Judges mulls 6th lawyer for N.W.T. man accused of second-degree murder
An N.W.T. court is considering adding a sixth lawyer to Devon Larabie's defence. Larabie is facing a charge of second-degree murder and has already fired three defence lawyers.
Larabie is now working with a fourth defence lawyer, and has been assigned a fifth, known as an "amicus" or "friend of the court," who would be able to assist him should he fire his fourth lawyer.
But the role of the amicus in Canadian courts is in flux. A Supreme Court case underway could change what this lawyer is and isn't allowed to do before Larabie's trial in November.
So N.W.T. Supreme Court Justice David Gates is considering adding a sixth lawyer who would be solely in charge of cross-examination, if needed.
Larabie, who will stand trial for second degree murder in the death of 22-year-old Breanna Menacho, cannot cross-examine witnesses if he ends up firing his current lawyer and representing himself.
"Out of caution … I don't want to see us get into a time crunch," Gates said
This month marks three years since Menacho was found dead in Yellowknife.
Co-accused Jordan Nande and Lisa Brulé were sentenced over two years ago, after pleading guilty to charges related to the death.
Lawyer standing by
During the pretrial conference on Tuesday morning, the potential fifth representative, Ottawa-based lawyer John Hale, attended by video.
While Hale said he did not see any issue with the task of being appointed as a friend of the court, Justice Gates repeated concerns about how the role of an amicus might change if the Supreme Court decision is delivered before November.
"[We] need to be careful about confusing the role of an amicus … we cannot force counsel upon him that he or she doesn't want," Gates said.
Hale was not officially appointed as the fifth representative during the conference, but said he would give his decision by the end of the week.
Meanwhile, the decision about adding on third counsel, sixth overall, has yet to be determined.
Defence 'confident' they won't be fired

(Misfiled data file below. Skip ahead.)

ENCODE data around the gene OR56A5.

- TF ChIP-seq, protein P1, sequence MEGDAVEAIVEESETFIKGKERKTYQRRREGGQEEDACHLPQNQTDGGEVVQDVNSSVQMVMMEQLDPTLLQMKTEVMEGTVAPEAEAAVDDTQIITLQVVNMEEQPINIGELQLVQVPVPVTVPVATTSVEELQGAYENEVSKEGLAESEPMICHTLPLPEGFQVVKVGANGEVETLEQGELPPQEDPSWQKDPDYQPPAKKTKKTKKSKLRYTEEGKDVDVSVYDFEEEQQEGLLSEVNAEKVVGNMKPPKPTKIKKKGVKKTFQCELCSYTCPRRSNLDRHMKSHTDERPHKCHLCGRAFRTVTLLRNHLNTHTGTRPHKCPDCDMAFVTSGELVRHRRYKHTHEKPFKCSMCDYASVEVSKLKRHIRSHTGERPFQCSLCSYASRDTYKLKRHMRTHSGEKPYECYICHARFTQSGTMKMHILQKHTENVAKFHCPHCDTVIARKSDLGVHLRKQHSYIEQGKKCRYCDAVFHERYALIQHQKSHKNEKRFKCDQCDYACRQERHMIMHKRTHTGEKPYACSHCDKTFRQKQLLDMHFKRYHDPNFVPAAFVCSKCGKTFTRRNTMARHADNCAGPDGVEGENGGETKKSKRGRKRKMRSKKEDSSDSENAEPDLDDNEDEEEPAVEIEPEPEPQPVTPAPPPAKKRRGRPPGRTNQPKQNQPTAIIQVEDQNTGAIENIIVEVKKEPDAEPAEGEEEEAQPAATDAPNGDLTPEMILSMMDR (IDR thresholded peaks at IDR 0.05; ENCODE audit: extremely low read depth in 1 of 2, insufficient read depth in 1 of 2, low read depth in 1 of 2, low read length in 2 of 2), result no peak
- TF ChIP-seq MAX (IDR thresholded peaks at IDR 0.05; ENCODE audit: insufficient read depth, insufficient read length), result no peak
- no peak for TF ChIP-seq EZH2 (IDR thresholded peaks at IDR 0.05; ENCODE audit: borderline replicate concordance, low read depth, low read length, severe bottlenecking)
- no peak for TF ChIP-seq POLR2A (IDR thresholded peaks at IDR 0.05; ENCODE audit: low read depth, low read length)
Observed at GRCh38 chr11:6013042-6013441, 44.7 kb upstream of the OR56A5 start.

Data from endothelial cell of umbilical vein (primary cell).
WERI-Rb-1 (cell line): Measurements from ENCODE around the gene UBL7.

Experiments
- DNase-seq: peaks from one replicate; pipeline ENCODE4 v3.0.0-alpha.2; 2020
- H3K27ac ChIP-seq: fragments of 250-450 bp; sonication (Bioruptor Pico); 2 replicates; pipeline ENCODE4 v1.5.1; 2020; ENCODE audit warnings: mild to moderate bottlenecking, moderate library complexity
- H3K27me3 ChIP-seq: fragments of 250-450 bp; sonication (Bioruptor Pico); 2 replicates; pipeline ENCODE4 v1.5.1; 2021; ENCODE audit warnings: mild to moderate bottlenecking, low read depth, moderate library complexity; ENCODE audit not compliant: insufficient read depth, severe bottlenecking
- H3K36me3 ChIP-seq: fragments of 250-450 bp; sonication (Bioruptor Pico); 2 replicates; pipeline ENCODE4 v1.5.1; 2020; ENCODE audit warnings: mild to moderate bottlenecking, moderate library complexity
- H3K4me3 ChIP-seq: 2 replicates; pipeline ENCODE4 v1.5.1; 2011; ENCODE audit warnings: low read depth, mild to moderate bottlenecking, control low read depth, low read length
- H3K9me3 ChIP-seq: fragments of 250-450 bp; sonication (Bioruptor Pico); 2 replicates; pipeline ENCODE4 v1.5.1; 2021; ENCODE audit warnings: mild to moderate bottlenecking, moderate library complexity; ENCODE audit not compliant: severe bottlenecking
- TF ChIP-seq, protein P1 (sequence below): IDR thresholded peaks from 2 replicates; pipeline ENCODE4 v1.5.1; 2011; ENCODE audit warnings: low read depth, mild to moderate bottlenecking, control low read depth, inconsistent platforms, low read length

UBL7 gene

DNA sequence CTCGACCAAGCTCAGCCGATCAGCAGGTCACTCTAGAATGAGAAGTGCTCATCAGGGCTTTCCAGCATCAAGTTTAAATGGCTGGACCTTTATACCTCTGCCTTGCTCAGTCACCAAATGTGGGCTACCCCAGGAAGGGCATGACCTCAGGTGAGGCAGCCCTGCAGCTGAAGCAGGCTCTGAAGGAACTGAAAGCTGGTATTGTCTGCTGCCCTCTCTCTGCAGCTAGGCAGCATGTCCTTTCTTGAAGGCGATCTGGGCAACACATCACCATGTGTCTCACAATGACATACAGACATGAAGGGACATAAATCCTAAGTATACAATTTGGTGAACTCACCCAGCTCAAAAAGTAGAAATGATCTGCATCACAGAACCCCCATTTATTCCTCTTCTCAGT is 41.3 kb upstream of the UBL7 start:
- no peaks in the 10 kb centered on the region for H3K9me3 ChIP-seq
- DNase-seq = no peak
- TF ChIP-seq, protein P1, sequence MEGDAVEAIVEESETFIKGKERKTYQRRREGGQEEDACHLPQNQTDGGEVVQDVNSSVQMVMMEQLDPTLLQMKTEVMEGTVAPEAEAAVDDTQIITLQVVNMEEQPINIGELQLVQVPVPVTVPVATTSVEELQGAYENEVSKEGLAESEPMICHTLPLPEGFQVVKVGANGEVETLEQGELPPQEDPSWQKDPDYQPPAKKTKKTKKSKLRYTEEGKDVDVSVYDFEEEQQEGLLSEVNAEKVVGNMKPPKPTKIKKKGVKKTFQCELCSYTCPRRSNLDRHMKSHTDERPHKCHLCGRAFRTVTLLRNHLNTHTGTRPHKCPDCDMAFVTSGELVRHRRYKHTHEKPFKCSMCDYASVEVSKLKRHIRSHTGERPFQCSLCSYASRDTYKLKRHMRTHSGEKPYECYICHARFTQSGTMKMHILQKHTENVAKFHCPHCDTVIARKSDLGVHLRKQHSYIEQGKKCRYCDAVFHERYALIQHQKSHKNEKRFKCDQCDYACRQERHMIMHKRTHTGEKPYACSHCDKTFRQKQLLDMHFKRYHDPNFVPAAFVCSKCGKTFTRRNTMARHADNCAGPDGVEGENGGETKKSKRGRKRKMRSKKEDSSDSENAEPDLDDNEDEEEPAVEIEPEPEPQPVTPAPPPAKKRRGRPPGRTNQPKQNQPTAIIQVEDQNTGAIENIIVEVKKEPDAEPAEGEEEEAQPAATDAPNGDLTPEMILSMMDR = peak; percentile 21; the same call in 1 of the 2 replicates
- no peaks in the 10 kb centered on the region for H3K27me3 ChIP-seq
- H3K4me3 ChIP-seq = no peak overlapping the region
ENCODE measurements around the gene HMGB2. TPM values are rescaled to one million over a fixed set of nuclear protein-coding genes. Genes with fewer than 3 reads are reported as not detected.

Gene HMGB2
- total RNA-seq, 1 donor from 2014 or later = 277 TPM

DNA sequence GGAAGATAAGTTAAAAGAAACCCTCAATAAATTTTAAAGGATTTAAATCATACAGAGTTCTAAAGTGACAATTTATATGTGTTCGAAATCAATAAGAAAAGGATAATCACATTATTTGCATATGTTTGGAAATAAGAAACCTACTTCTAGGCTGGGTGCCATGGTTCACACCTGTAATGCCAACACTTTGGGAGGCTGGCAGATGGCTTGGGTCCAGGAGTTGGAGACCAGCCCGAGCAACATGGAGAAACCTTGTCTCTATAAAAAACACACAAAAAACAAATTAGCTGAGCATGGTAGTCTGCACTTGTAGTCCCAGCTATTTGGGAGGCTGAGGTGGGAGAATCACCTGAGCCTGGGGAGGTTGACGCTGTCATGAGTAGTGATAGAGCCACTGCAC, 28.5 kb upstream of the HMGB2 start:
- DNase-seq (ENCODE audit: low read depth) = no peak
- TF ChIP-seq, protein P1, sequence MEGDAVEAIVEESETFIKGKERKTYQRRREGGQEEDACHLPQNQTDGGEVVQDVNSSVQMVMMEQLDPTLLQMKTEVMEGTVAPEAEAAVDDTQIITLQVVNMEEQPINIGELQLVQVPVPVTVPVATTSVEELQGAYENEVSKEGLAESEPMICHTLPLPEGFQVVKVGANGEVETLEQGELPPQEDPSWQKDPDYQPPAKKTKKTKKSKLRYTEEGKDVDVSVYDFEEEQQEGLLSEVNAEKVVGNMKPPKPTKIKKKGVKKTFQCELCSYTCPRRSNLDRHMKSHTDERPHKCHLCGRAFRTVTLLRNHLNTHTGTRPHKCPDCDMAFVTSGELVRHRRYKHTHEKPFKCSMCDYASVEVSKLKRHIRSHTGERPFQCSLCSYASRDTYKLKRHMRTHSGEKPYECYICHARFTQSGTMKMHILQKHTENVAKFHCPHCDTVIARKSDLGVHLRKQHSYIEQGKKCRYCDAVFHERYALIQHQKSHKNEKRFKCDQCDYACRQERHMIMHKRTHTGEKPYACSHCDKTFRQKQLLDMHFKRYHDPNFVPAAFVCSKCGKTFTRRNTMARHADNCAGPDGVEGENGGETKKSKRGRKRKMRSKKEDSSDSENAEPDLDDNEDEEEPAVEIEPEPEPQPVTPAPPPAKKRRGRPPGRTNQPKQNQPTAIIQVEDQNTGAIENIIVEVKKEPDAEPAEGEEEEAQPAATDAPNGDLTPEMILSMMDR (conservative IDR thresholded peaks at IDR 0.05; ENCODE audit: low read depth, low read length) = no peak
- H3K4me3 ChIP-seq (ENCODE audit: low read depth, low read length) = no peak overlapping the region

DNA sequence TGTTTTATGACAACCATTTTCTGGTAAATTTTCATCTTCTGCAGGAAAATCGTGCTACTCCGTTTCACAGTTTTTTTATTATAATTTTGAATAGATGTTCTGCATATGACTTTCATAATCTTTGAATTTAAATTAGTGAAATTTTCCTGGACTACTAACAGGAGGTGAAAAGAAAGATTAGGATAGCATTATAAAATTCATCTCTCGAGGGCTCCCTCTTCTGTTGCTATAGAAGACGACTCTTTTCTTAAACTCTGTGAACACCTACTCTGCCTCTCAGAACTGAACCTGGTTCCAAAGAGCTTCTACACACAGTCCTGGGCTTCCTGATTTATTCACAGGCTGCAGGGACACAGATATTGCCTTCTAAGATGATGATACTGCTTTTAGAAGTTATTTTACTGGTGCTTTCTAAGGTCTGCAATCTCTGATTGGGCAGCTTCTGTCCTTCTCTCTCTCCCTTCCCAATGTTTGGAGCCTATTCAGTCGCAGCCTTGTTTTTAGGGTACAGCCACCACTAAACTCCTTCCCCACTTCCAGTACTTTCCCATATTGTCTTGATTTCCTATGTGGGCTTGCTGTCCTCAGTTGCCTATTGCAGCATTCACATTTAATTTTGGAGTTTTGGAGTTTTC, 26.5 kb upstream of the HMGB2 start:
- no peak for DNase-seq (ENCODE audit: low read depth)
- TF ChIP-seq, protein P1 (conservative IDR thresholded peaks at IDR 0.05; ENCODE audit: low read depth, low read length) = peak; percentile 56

The meeting was held to clarify the amicus role, and the potential use of a sixth representative, but both will only come into play if current Ottawa-based defence lawyer, Micheal Spratt, is fired.
Larabie did not attend the conference himself, but Spratt said several times in the courtroom that he "does not anticipate being fired."
Larabie fired his first three first lawyers provided through legal aid and ended up filing a Rowbotham application through which he was provided a panel of three lawyers to choose from. He chose Spratt, who has practiced in the territory.
While confident in his role, Spratt said he had no position on whether or not a "friend of the court" was appointed, and did not weigh in on the potential sixth lawyer.
Meanwhile, prosecutor Blair MacPherson questioned at one point "how productive" the conversation was exploring different scenarios.
"I don't know how helpful it is to speculate on what the state of affairs might be at that point," MacPherson said.
Justice Gates said the "devil was in the details" and wanted to explore potential scenarios to ensure the trial would move forward.
"I don't want to find myself in a situation where Mr. Spratt is discharged and then Mr. Hale says, 'I won't do that,'" Gates said.
The judge-only trial is set for Nov. 14 and is expected to last five weeks.